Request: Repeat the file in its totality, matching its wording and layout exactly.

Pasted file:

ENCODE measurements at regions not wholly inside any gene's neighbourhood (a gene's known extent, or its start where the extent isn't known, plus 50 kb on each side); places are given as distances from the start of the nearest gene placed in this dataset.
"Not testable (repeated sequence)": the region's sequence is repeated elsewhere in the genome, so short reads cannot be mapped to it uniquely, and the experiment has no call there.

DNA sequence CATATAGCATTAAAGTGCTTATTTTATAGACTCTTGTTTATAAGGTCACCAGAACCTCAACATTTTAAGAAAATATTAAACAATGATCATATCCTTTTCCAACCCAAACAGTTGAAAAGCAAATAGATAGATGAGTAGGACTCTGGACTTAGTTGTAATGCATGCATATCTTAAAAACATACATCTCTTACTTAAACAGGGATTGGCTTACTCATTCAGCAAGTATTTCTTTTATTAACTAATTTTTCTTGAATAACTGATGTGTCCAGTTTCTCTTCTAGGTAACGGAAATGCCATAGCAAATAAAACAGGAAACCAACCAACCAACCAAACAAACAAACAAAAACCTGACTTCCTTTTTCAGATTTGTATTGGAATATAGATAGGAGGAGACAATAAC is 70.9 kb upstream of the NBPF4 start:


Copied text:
ENCODE measurements at regions not wholly inside any gene's neighbourhood (a gene's known extent, or its start where the extent isn't known, plus 50 kb on each side); places are given as distances from the start of the nearest gene placed in this dataset.
"Not testable (repeated sequence)": the region's sequence is repeated elsewhere in the genome, so short reads cannot be mapped to it uniquely, and the experiment has no call there.

DNA sequence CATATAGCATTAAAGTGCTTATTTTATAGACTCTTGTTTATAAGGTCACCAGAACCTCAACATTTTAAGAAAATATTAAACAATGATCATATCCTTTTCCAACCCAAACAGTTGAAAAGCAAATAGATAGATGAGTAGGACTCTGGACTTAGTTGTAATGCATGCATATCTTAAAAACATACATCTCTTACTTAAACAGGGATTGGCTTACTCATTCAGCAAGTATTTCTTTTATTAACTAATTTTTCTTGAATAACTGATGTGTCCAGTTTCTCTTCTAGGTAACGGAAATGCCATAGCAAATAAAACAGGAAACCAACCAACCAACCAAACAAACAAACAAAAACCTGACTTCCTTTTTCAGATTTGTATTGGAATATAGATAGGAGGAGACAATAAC is 70.9 kb upstream of the NBPF4 start: